Rhipicephalus sanguineus: (The Brown Dog Tick) This tick is dark brown and has a plain back. The tick is less common as it only feeds from dogs but can be found in areas that dogs frequent. This tick’s claim to fame is that it is the only tick species happy to infest indoor spaces. When the female drops off the dog she will lay eggs in the cracks on floors. The adults like to climb walls and can often be found behind artificial ceilings
.What is the deal with Lyme Disease? Lyme Disease is caused by a bacteria called Borrelia burgdorferi. This bacteria can only be found in some Deer Ticks/Black-legged ticks (Ixodes scapularis). It is transmitted from tick to person/animal while the tick is attached and taking a blood meal. For individuals that contract Lyme Disease the illness initially causes flu-like symptoms (fever, tiredness, loss of appetite), a rash and/or lameness. These symptoms may be mild or severe, they may resolve on their own or require treatment. Some individuals may seemly recover but then 2-5 months later developed other symptoms such as arthritis, chronic heart or nervous system problems or chronic skin changes.
Give me the good news! How worried do you need to be about Lyme Disease? Answer: not too worried – mostly… So let’s crunch the numbers together;
Out of the 3 tick species in Southwestern on Ontario ONLY the Ixodes scapularis can transmit the B.burgdorferi bacteria that causes Lyme Disease
The Public Health Agency of Canada (PHAC) carried out a tick study in the Niagara region in 2007. They collected and tested 745 Ixodes ticks from our back yards – only 6% of them were found to be carrying the bacteria capable of causing Lyme Disease. ***But they did find a higher concentration in ticks found in or near the Wainfleet Bog.
If you or your pet is unlucky enough to be ambushed by one of these 6% of Ixodes ticks with B.burgdorferi, the tick generally needs to be attached for 24-48 hours before the bacteria has a chance to move into the host (you or your pet). So finding and removing ticks daily goes a long way to preventing the transmission of Lyme Disease.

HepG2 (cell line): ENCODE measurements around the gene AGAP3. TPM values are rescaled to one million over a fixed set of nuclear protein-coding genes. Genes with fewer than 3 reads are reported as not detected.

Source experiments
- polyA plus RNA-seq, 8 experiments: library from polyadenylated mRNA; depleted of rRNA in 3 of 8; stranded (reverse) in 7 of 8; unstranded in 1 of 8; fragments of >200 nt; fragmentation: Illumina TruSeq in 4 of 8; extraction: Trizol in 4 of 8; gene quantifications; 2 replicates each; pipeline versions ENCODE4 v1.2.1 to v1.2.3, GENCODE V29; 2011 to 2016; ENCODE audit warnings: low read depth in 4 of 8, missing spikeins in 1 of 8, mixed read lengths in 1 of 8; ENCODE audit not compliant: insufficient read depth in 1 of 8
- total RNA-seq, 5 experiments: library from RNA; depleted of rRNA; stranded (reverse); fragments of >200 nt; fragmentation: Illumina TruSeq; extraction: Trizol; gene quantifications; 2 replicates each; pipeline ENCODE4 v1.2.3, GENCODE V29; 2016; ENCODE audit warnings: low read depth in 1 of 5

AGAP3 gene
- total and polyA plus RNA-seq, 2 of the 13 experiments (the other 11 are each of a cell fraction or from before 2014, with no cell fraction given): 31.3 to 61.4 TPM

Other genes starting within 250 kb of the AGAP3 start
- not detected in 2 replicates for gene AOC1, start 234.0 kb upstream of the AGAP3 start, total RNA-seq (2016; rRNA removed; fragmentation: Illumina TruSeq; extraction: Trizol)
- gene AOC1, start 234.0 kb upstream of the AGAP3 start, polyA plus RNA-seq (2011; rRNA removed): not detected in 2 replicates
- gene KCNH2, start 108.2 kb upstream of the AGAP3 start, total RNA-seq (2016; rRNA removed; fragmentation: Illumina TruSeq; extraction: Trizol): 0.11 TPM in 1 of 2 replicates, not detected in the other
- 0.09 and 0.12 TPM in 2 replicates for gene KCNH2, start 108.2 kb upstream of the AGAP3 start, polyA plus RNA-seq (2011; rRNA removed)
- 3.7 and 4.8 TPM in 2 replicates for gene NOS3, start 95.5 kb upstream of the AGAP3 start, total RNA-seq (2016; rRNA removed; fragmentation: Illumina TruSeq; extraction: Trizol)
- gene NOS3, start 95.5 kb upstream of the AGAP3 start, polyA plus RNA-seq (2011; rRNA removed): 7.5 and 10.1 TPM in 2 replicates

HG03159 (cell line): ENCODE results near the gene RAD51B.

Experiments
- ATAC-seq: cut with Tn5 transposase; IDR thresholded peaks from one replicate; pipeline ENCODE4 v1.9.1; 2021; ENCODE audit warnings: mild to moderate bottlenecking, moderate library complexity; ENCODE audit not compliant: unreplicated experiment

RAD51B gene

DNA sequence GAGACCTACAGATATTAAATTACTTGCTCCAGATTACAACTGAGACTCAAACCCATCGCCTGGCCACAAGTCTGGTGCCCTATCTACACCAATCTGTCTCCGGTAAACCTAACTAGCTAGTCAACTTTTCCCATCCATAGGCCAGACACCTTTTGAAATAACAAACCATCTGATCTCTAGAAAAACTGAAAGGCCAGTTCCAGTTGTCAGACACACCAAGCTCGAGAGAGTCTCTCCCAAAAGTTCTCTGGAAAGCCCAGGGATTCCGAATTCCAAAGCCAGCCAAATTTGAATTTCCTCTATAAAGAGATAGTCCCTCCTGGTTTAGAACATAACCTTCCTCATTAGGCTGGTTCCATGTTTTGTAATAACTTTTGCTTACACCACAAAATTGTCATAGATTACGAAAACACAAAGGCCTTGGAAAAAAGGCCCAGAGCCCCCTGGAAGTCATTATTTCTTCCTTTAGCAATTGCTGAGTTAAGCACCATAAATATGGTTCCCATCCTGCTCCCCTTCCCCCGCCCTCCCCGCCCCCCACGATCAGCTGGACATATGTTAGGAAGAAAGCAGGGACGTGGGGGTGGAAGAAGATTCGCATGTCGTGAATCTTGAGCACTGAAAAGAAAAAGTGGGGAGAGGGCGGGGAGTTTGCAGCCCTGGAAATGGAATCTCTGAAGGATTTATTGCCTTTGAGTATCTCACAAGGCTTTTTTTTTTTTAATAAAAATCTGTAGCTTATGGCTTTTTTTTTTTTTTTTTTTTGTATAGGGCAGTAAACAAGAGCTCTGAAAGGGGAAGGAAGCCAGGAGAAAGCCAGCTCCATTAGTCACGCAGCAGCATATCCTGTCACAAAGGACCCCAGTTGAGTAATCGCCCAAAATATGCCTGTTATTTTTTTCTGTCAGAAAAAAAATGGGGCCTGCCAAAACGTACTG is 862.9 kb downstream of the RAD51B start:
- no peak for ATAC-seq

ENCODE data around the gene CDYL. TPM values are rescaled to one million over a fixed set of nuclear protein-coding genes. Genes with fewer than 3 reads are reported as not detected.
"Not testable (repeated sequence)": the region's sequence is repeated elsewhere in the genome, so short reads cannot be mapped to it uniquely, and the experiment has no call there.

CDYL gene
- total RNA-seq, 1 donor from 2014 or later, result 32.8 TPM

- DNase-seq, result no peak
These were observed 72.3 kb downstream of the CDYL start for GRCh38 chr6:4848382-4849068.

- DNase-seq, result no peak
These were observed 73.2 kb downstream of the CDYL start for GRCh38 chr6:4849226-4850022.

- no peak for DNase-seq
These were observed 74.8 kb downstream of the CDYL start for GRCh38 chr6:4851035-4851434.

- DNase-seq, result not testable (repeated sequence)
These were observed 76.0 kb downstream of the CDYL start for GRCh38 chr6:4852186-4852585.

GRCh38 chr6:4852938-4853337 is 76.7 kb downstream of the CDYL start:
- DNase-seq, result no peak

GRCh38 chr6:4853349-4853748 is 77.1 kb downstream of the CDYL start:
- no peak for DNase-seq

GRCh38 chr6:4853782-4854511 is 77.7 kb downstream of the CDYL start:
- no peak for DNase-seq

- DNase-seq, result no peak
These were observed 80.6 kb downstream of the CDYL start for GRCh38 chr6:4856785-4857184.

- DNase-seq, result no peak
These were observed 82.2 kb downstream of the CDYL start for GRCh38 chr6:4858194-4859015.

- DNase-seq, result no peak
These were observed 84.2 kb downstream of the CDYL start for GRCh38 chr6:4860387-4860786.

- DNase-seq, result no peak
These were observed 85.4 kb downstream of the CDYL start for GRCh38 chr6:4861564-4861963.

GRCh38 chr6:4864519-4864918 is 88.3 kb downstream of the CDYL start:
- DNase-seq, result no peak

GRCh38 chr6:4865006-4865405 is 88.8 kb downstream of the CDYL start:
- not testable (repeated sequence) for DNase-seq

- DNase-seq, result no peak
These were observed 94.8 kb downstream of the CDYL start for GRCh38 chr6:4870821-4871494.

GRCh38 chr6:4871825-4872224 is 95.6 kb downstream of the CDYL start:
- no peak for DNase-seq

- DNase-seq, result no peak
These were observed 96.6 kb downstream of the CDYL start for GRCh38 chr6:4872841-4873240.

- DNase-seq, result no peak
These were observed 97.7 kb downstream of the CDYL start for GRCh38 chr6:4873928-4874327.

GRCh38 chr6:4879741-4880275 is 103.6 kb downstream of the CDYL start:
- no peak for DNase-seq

So let’s say one slipped through your thorough check over? You and your pet also have an immune system for defense. Most healthy immune systems will manufacture antibodies against the B. burgdorferi bacteria when it enters the body and fight it off. This antibody response will result in your pet showing a “Positive” results on a routine Lyme Disease blood test. That means your pet has been exposed to the Lyme Disease bacteria, but not necessarily infected by it.
In 2007 Idexx Laboratories partnered with PHAC to study Lyme Disease in Ontario. They analyzed the results of 94, 928 blood samples from routine Lyme (4Dx) blood tests collected from dogs across Ontario. Only 0.58% of those samples were Positive (showing a past exposure to the Lyme Disease bacteria had occurred). Of that 0.58% of dogs a healthy immune system prevented Lyme Disease from developing in 95%. That means only 5% (or 27 individuals) of the 550 individuals that were exposed actually became ill.
Feeling better yet? Here’s more good news… Idexx and the PHAC consider the above numbers to be an exaggeration of the true risk once you factor in the number of potential falsely positive tests, and once you remove all the dogs that were exposed to the Lyme Disease bacteria when they travelled outside Ontario, not from ticks inside Ontario.
If you are still concerned about your dog’s risk for Lyme Disease – ask your veterinarian about the vaccination available for dogs to protect against Lyme Disease (not to prevent ticks!).
Where to avoid There are pockets of tick populations in Ontario that the Lyme Disease bacteria is found to be more prevalent in the Ixodes tick population (although still fairly low) – these are called “endemic areas”. These areas include: Point Pelee, Rondeau, Long Point, Turkey Point, Prince Edward County, and the 1000 Islands. We could see the Wainfleet Bog added to this list in the future.